Cruelty against Muslim Rohingya children, women, men detailed in UN human rights report
Gang-rapes, killings of babies and children, brutal beatings and disappearance of members of Myanmar's Muslim Rohingya group are detailed in a new United Nations report from the Buddhist-majority nation based on interviews with victims.
The serious human rights violations by Myanmar's security forces in a sealed-off area north of Maungdaw in northern Rakhine State are contained in the report based on interviews with victims across the border in Bangladesh.
In the past few months, security forces in Myanmar have accelerated efforts to clear the ethnic group from the country's borders — in a campaign of "area clearance operations" — to historic levels in terms of both scale and brutality, Foreign Policy reports.
"The 'area clearance operations' have likely resulted in hundreds of deaths and have led to an estimated 66,000 people fleeing into Bangladesh and 22,000 being internally displaced," the new U.N. report said.
The allegations in the damning report released Feb. 3 were compiled after interviews with more than 200 Rohingya refugees who fled from Myanmar, which is also sometimes called Burma, to neighboring Bangladesh.
One mother recounted how her five-year-old daughter was murdered while trying to protect her from rape.
U.N. High Commissioner for Human Rights Zeid Raad Al Hussein said, "The cruelty to which these Rohingya children have been subjected is unbearable - what kind of hatred could make a man stab a baby crying out for his mother's milk?
'NATIONAL SECURITY GOALS'
"And for the mother to witness this murder while she is being gang-raped by the very security forces who should be protecting her – what kind of 'clearance operation' is this? What national security goals could possibly be served by this?"
"I call on the international community, with all its strength, to join me in urging the leadership in Myanmar to bring such military operations to an end."
Of the 204 people individually interviewed by a team of U.N. human rights investigators, the vast majority reported witnessing killings, and almost half reported having a family member who was killed as well as family members who were missing.
Of the 101 women interviewed, more than half reported having suffered rape or other forms of sexual violence.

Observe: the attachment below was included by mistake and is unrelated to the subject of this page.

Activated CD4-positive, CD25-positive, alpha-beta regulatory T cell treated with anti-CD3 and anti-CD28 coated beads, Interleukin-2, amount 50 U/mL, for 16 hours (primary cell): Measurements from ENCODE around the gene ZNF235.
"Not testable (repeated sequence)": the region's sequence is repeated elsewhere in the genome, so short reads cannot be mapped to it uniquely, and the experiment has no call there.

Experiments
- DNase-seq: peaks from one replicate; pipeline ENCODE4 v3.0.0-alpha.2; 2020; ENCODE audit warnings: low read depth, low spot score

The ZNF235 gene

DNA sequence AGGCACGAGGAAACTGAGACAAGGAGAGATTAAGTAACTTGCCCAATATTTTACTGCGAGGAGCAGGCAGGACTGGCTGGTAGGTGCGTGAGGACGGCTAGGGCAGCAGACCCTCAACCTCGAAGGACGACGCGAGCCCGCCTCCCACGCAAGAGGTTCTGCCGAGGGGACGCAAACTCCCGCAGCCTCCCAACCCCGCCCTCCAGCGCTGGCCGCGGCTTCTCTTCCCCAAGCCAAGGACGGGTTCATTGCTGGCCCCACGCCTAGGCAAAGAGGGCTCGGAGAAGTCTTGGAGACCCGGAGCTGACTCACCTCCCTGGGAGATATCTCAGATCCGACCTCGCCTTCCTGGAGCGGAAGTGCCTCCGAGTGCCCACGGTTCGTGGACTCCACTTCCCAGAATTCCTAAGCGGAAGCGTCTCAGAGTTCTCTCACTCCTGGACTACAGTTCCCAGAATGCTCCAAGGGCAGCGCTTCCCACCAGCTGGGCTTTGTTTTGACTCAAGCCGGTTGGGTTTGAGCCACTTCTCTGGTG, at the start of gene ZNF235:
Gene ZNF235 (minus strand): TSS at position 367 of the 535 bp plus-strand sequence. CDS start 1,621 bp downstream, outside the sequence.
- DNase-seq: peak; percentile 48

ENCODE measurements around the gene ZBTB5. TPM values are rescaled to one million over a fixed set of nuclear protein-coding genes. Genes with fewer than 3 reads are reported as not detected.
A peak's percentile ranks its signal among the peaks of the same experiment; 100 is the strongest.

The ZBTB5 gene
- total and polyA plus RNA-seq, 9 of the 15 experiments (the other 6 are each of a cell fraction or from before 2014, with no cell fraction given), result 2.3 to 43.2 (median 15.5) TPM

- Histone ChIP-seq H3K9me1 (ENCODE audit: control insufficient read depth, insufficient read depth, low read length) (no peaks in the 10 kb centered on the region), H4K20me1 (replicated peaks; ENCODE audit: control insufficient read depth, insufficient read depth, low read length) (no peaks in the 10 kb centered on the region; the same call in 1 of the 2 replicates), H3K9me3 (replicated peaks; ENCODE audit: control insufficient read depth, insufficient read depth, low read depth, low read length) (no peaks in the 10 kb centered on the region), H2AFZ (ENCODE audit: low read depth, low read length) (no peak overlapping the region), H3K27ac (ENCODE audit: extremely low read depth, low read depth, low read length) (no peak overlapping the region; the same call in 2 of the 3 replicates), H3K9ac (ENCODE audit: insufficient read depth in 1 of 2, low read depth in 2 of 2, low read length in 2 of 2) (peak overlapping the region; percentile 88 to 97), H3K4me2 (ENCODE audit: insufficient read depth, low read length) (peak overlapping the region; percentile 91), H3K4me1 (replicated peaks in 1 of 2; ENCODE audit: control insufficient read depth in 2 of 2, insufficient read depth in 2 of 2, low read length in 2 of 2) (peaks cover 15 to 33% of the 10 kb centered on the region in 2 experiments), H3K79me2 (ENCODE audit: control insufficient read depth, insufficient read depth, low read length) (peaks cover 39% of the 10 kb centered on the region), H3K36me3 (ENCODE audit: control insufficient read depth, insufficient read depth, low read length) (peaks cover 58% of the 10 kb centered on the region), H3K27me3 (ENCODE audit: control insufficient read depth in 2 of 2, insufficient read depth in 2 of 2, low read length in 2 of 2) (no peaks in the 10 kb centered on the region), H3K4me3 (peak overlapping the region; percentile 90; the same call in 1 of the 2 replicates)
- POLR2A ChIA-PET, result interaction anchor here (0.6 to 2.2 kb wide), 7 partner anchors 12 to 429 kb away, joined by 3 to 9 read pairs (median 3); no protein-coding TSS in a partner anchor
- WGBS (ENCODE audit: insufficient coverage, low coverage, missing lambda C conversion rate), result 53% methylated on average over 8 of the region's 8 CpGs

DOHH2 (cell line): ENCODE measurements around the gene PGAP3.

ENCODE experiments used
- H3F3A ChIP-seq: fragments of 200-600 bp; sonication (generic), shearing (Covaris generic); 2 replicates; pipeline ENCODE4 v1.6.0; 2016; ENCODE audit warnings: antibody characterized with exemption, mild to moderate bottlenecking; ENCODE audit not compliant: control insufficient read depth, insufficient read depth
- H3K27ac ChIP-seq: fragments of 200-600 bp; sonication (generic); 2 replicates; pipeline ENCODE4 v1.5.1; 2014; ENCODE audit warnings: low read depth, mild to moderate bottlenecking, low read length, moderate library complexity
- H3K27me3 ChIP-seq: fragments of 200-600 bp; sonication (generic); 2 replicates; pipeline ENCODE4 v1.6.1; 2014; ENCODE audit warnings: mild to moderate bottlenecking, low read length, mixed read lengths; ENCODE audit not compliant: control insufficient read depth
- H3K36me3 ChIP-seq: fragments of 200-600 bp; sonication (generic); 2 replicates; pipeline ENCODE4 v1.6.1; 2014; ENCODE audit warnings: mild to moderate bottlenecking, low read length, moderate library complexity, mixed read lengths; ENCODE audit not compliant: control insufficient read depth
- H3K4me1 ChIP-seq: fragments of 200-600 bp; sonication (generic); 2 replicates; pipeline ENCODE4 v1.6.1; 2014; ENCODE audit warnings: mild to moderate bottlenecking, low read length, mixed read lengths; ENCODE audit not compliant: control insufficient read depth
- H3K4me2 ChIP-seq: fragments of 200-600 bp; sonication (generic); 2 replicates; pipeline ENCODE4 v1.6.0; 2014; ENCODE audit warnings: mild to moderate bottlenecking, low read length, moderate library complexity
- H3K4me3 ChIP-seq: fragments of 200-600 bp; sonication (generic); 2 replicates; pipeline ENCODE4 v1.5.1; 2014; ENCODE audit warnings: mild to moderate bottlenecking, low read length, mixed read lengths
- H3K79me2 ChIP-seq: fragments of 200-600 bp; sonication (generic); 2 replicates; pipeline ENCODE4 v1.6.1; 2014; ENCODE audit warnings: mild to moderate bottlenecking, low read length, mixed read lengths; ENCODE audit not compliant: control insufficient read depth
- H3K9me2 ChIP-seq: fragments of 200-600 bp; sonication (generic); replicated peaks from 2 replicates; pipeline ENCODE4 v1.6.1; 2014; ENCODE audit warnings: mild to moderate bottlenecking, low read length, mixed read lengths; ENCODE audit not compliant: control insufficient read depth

"Especially revolting were the accounts of children – including an eight-month old, a five-year-old and a six-year-old – who were slaughtered with knives.
"In another case, an eight-month-old baby was reportedly killed while his mother was gang-raped by five security officers."
Zeid noted the report suggests the recent level of violence to be unprecedented.
The report noted that after the repeated failure of the Government of Myanmar to grant the U.N. Human Rights Office unfettered access to the worst-affected areas of northern Rakhine State, deployed a team of human rights officers to the Bangladeshi border with Myanmar.
There an estimated 66,000 Rohingya have fled since Oct. 9, 2016.
All the individuals interviewed by the team had fled Myanmar after the Oct. 9 attacks against three border guard posts, which had prompted intense military operations and a lockdown in north Maungdaw. The military indicated that it was conducting "area clearance operations" in the region.
The report notes that it cites consistent testimony indicating that hundreds of Rohingya houses, schools, markets, shops, madrasas and mosques were burned by the army, police and sometimes civilian mobs.
Witnesses also described the destruction of food and food sources, including paddy fields, and the confiscation of livestock.
"Numerous testimonies collected from people from different village tracts...confirmed that the army deliberately set fire to houses with families inside, and in other cases pushed Rohingyas into already burning houses," the report states.
"Testimonies were collected of several cases where the army or Rakhine villagers locked an entire family, including elderly and disabled people, inside a house and set it on fire, killing them all."
Myanmar's government and its de-factor leader Aung San Suu Kyi have previously dismissed claims of rights abuses and insisted that the security forces follow the rule of law.
Suu Kyi's spokesman told the BBC, however, that the latest allegations were extremely serious. The spokesman said officials would look into them immediately.
Of Myanmar's 87 million people, about 88 percent are Buddhist, Christians make up some 6.2 percent and Mulsims 4.3 percent.